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January 7th, 2014 (InsideCostaRica.com) In the second and last official presidential debate on Monday organized by the Supreme Electoral Tribunal (TSE), seven presidential hopefuls including frontrunners Johnny Araya (PLN) and Jose Maria Villalta (FA) debated social issues, the role of government, corruption and infrastructure problems.
José María Villalta (Frente Amplio) clarified his position on abortion, saying he would support abortion for therapeutic purposes. Otto Guevara (Movimiento Libertario) said he would reject that possibility entirely as president.
While both Johnny Araya (PLN) and Villalta called for a “review of the development model of the country,” the two differ greatly on what the country’s development model should be.
Araya positioned himself in the middle, saying that his two closest contenders were both on the far ends of the left or right.
Both Villalta and Guevara were later criticized by local press for supposed inaccuracies in some of their statements.
Villalta said during the debate that poverty in the country had grown in recent years. But the daily La Nacion pointed to the XIX State of the Union Report, which indicates that the number of those living in poverty has remained steady at about 20% of the population.
Guevara, meanwhile, said that public health had “hit bottom,” without elaborating. La Nacion, however pointed out that life expectancy in Costa Rica has increased in recent decades and infant mortality is declining.
Most candidates agreed that inequality in the country has increased, which is supported by the fact that over the last 20 years inequality has risen to the point that the richest fifth of the population has almost 25 times the income of the bottom fifth.
Asked to address the fact that most of the country’s production is concentrated in just 10 cantons, the candidates largely agreed for the need to revive and strengthen communities throughout the country.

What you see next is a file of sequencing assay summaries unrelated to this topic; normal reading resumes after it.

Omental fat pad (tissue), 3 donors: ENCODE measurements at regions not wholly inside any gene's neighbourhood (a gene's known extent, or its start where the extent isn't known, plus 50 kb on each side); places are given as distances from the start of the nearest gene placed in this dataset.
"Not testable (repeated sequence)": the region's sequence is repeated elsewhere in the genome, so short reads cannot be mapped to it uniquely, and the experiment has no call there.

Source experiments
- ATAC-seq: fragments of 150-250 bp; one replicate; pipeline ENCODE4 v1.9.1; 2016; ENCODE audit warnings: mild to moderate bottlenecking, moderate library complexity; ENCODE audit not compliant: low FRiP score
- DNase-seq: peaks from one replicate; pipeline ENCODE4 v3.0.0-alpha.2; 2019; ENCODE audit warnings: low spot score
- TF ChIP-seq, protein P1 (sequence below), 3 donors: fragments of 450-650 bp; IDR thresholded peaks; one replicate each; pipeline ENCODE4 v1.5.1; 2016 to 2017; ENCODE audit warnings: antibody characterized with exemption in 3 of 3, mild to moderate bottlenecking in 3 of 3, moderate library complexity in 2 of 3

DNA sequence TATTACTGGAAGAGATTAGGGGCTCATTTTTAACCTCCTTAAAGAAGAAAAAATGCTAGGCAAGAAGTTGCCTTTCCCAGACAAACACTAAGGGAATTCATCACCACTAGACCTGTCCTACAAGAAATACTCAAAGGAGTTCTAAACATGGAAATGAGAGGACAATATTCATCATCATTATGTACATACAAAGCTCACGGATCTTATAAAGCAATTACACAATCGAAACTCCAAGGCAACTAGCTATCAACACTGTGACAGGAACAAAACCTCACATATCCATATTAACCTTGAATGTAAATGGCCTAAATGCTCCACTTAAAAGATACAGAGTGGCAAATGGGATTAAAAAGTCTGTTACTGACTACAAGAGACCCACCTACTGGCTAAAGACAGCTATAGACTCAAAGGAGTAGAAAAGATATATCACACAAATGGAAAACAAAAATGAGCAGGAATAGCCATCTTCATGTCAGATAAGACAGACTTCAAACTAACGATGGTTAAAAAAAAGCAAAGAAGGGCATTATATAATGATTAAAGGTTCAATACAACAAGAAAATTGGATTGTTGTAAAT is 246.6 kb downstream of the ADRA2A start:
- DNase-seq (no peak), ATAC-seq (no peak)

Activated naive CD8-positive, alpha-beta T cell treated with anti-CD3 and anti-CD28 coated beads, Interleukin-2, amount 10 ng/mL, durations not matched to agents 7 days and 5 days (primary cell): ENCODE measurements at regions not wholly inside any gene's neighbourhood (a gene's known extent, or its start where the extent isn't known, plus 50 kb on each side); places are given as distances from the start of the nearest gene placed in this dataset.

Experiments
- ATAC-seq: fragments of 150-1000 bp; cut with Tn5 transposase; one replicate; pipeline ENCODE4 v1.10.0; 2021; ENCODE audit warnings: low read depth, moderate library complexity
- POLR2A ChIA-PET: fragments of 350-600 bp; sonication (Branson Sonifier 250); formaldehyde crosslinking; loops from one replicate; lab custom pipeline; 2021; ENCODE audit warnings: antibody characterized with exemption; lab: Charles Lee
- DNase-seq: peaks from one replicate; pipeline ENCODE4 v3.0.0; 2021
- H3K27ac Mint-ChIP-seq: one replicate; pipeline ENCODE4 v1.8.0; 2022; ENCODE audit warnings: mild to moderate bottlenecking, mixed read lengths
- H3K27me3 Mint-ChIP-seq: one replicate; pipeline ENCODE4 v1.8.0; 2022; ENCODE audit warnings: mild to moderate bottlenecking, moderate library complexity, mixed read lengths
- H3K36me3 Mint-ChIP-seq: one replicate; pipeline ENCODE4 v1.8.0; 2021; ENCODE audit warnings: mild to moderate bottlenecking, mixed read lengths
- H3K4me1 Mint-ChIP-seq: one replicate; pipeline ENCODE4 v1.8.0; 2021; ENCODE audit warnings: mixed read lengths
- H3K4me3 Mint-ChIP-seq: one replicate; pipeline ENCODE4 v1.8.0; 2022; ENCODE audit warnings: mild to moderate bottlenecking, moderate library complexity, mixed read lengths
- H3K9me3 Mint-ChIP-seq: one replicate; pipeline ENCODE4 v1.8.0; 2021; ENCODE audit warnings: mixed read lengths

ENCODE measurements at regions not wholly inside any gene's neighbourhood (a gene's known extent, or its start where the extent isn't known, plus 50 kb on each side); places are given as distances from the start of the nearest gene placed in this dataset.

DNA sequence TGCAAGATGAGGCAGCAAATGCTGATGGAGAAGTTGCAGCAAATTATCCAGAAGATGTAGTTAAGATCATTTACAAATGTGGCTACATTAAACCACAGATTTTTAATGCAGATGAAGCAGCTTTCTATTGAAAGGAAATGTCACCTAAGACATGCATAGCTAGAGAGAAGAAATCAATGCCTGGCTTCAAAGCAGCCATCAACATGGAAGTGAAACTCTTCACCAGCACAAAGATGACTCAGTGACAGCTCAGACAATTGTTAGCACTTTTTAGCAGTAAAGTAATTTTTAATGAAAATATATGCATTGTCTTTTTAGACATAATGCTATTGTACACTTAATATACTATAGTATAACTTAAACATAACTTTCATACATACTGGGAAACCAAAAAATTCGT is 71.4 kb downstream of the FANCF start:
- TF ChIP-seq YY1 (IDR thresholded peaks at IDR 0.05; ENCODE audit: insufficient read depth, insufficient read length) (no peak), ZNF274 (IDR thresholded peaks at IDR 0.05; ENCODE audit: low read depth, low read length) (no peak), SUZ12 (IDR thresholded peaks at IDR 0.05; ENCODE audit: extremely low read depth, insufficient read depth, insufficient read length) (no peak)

Villalta called for the rescue of the agriculture sector, which he said has been “destroyed by neoliberal governments,” and the revival of plans to support the country’s fisheries.
“We cannot keep giving away our wealth of tuna,” Villalta said, a reference to the fact that foreign fishing vessels account for a significant proportion of tuna taken from Costa Rican waters.
Villalta also spoke of the need to support eco-tourism and small businesses.
José Manuel Echandi proposed the creation of industrial parks in communities outside of the major productive areas of the country.
Araya said he would charge one of his vice presidential running mates, Jorge Pattaonni to oversee four “poles” of development in Guanacaste, San Carlos, the Southern Zone and Limón.
Justo Orozco spoke of financing and foreign investment zones to revitalize development in various provinces. “We have reached gridlock, there is no incentive for private enterprise,” Orozco said.
Rodolfo Piza said he would support farmers and tourism in the northern and southern zones, Guanacaste, Puntarenas and Limon.
Oscar Lopez proposed tax incentives for employers who hire persons with disabilities.
Rodolfo Piza said he would address 25 points of serious congestion, and improve and expand train service in the Central Valley and control “recurrent expenditures” on public works.
Oscar Lopez said he would seek to eliminate the National Roads Authority (Conavi) and strengthen the Ministry of Public Works and Transport (MOPT).
Villalta said that in order for MOPT to function, management posts granted to “friends” of the “neoliberal governments” must come to an end.
Araya said MOPT needed more resources, while stressing the need for an urban tram and continued works on routes 32 and 27.
Johnny Araya said he supports a tax on capital gains.
Villalta said tax reforms were necessary to eliminate loopholes which “allow the ‘haves’ to evade the payment of taxes,” calling current tax codes outdated.
Echandi promoted a progressive tax system, saying those who earn more should pay more and those who earn less should pay less.